Electrical Stimulation's Impact on Sprinting in Swimmers

Electrical Stimulation’s Impact on Sprinting in Swimmers

Dr. GJohn Mullen Blog, Dryland, Training Leave a Comment

Background on Electrical Stimulation

Swimming is a unique sport where resistance training effectiveness is uncertain secondary to the lack of land for force production. Also, swimming is a highly neural sport, requiring high amounts of “feel” and resistance training may disrupt this sensation and impair biomechanics.

A few studies have correlated improvements in upper extremity resistance training and sprint improvements.

Other studies have analyzed the effects of electrical stimulation of the latissimus dorsi muscle and sprint performance. These studies also found improvement in sprint performance. This study found comparable results to the resistance training study.

This study compared the effectiveness of dry-land strength training to electrical stimulation on sprint swimming performance.

What was done

Twenty-four national (French) level competitive swimmers (12 men, 12 women) who trained an average of 20 hours per week in the water and three hours per week on dry-land.

The subjects were split into three groups:
1. dry-land strength (S): Fifteen minutes long consisting of three sessions per week prior to swimming training and includes pull-up, draws (low rows) for three sets of no more than six repetitions with two minutes rest between sets.
2. electrical stimulation (ES): Both latissimi dorsi were simultaneously stimulated for five seconds, with a 15 second rest time for a total of 45 repetitions in 45 minutes.
3. Control (C)

The participants performed approximately 10 swimming sessions a week for four weeks.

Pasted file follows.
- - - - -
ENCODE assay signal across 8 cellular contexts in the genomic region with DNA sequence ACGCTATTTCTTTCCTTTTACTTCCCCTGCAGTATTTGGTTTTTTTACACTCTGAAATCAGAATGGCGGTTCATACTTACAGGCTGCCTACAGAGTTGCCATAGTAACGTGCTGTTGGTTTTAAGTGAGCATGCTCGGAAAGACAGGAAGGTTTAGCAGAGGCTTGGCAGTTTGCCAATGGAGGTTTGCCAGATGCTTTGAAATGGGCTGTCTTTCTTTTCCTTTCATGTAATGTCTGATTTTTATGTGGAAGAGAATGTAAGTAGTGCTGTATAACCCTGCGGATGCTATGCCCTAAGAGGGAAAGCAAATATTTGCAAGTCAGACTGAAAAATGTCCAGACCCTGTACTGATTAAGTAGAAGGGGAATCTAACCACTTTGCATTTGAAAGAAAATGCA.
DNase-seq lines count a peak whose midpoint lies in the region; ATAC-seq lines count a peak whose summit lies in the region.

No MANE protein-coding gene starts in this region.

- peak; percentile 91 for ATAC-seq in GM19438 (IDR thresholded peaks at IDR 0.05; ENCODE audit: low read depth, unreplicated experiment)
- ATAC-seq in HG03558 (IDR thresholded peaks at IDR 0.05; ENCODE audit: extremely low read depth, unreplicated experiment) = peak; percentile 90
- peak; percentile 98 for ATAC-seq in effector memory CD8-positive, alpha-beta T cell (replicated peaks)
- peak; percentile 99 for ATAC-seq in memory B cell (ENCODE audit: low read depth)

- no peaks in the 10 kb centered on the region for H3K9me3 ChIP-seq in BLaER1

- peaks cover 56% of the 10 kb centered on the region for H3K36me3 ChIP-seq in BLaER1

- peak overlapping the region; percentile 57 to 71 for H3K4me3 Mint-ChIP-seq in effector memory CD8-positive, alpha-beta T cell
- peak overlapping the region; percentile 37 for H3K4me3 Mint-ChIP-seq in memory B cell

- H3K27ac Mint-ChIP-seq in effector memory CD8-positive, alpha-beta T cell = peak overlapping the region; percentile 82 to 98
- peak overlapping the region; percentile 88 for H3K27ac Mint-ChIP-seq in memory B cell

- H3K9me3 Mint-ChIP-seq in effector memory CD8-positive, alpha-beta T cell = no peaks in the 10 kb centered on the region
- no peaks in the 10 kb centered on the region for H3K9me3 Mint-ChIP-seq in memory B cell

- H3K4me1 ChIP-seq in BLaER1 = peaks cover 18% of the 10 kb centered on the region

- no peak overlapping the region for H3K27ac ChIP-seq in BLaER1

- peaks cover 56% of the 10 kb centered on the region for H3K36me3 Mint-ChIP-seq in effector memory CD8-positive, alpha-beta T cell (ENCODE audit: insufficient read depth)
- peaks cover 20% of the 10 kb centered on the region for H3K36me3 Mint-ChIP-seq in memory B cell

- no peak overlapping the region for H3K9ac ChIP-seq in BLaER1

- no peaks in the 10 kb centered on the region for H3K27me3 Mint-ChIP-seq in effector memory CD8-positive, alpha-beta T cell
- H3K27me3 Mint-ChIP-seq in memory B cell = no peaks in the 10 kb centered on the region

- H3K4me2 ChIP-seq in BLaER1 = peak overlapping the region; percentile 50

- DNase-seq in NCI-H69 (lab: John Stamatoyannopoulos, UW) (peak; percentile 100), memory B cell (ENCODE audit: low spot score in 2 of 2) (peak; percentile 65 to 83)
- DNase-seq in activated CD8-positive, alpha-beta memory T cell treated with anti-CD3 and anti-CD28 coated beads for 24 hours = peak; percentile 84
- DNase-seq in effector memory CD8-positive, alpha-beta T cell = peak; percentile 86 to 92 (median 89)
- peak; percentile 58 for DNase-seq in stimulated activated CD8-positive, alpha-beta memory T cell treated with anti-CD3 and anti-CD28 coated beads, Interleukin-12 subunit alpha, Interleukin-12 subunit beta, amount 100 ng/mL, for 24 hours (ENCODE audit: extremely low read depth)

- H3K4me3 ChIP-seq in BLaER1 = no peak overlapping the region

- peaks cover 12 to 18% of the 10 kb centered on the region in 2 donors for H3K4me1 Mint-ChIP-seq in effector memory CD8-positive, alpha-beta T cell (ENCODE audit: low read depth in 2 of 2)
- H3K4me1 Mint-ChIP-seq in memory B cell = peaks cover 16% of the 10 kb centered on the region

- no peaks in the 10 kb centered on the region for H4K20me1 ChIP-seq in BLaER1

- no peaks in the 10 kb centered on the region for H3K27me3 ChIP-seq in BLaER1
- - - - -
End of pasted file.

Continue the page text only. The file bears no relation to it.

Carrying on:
Swimming velocity was measured before, after four weeks of training, and four weeks after the end of training. Stroke rate and length were also measured by video recording. Isometric strength was also analyzed.

Results

Significant improvements were noted at the end of training and at four weeks after the end of training for the S and ES group compared to their times in the beginning. No significant difference was noted between the ES and S groups. Stroke length improved in only the S group. Isometric strength improved in both the ES and S groups. No differences in gender were noted.

Discussion

The study concludes that ES and S were more efficient than the control, potentially secondary to improved strength. No significant differences were noted between S and ES.

The training effects were maintained four weeks following training.

Practical Implication

This study advocates the use of ES or S to improve muscle strength to improve sprint swimming at the end of a four-week training session and four weeks later. Future studies should look at more extensive dry-land strength training programs and if the results occur in longer events. Lastly, more relevant improvements should have been studied after a shorter duration after discontinuation, similar to a taper.

Related Reading

– Club Wolverine Elite Team uses some form of electrical stimulation to aid in swimmer recovery. There used to be a video but it was recently marked private. Contact the Club Wolverine Elite Youtube Channel if you’d like to see the original. Coach Bottom
briefly endorses the Compax ES Machine in this video.

Speed Endurance Blog did a review of this study too!

Reference:

  1. Dry-land strength training vs. electrical stimulation in sprint swimming performance.
    Girold S, Jalab C, Bernard O, Carette P, Kemoun G, Dugué B. J Strength Cond Res. 2012 Feb;26(2):497-505.

Originally Posted July 2012 

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